Sunshine and Rainfall:The
climate of the Maldives is warm year round, as determined by
the monsoons. However, being on the equator, the monsoons are
mild and not as well-defined as in neighbouring countries. Of
the two monsoons, the southwest monsoon from May to October
brings some rain and wind. The northeast monsoon, from
November to April, is the dry season, with very little wind.
The temperature varies little, with an annual average daily
maximum of 30.4 degrees Celsius and a minimum of 25.9 degrees
Celsius. The annual rainfall stood at just over 1,900
millimetres in 1996. In the same year, the country had over
2,800 hours of sunshine, an average of about 8 hrs a day.
270.000 people live in the Maldives, 1/3 of them in the
capital Malé. There are about 20,000 expatriate workers,
mainly Sri Lankans, but also Europeans and Indians employed in
the tourism and education sector.
are of the Indo-Aryan race with Arabic, African influences due
to their geographical location.
of the population is under 15 years, an astonishing number,
but easy to believe when one walks down the main road in Malé.
Just before the beginning of school thousands of children in
white school uniforms swarm the streets eager to go to school.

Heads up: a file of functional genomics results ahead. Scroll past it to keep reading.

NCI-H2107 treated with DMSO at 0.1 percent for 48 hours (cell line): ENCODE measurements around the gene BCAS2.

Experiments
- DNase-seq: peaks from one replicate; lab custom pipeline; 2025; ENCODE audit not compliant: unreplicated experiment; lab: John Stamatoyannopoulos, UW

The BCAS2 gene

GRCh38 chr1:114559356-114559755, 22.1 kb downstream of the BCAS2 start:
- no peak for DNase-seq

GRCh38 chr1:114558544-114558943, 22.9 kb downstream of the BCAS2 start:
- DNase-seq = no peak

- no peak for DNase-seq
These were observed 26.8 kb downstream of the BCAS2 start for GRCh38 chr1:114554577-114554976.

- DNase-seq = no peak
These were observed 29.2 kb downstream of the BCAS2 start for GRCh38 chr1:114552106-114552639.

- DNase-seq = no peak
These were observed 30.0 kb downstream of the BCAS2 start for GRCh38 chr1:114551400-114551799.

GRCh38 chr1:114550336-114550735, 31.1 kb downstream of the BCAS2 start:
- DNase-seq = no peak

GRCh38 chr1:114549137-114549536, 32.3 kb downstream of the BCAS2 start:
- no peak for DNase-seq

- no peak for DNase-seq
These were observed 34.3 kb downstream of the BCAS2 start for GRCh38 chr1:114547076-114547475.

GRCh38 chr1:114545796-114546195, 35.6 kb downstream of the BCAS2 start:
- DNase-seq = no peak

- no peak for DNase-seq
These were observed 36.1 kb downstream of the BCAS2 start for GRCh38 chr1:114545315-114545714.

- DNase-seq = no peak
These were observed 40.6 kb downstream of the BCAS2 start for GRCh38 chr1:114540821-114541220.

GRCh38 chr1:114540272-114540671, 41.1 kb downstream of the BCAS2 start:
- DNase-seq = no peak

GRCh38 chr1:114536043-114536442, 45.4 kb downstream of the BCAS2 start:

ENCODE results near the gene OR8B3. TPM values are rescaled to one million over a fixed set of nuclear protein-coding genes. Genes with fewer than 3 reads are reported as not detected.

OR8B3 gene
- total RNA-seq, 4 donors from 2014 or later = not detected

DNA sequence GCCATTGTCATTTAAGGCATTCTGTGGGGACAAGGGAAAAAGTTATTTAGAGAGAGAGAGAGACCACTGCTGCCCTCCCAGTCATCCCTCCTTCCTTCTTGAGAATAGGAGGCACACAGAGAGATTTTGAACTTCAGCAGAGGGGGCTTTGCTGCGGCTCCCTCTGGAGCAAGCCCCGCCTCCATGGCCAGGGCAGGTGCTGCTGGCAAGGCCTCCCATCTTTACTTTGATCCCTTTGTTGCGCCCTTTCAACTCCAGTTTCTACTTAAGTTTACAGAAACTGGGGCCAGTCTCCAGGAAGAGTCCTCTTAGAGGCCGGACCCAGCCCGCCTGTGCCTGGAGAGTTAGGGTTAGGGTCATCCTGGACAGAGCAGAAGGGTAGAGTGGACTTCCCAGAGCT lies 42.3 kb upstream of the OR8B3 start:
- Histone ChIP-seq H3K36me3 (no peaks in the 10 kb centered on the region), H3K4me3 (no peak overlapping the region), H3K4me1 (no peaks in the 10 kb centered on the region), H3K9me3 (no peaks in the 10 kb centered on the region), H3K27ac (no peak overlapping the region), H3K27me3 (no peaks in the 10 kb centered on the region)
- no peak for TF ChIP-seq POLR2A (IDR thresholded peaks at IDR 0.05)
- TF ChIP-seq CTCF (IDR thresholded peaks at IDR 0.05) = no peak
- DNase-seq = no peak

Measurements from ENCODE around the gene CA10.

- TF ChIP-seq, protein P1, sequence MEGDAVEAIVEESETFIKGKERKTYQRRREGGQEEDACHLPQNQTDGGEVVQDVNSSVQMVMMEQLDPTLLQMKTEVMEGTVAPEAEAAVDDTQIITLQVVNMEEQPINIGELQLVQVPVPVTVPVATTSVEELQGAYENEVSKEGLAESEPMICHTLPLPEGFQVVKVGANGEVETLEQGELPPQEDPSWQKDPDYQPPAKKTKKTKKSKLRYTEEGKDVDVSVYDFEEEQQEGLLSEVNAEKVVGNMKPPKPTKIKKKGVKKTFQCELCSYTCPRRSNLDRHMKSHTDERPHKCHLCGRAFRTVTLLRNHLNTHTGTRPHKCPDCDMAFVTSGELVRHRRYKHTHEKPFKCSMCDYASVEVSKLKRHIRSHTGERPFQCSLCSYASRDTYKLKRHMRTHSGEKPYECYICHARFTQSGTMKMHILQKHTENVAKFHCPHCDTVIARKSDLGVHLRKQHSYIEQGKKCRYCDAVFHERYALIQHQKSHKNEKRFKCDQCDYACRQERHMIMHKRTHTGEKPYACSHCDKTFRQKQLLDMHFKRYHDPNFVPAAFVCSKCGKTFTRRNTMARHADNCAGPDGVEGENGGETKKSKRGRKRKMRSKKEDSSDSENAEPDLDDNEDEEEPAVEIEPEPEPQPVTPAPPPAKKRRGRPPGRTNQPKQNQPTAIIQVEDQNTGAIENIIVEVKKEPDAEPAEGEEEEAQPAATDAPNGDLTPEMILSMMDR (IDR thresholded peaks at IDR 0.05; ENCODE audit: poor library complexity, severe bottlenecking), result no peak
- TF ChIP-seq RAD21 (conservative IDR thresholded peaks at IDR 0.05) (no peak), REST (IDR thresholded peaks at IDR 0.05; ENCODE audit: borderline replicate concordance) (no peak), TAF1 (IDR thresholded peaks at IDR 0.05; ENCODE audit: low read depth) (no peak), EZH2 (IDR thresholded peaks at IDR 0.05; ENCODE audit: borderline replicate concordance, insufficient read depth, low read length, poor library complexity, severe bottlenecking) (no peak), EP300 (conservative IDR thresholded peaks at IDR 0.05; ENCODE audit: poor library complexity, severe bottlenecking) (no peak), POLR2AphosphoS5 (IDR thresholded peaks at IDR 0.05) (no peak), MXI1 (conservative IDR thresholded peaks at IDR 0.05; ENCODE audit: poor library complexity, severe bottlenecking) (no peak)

are friendly, hospitable and peace loving people, at the same
time reserved and in control of their
language of the Maldives is Dhivehi and displays great
resemblance to several other languages from Sri Lanka, South
East Asia and North India. It also contains many Arabic, Hindi
and English words.
Historically speaking, the early people spoke “Elu”, a
form of ancient Sinhalese. The language has undergone many
transformations, and the present-day Dhivehi is written from
left to right, probably to incorporate many of the Arabic
words used. Modern ‘Thaana’ script was invented in the 16th
century, following the overthrow of the Portuguese. The
earliest Dhivehi is inscribed on copper plates known as the
“Loamaafaanu”. The script is written with consonants in the
middle, and vowels either on top or below the letters,
depending on the sound.
used equivocally in the administration of the country. Until
the 1960s, Dhivehi was also the medium of instruction in all
schools, but with the need for further education,
Dhivehi-medium syllabuses have given way, to a large extent,
to English-medium teaching. For this reason, English is widely
understood, spoken and written by the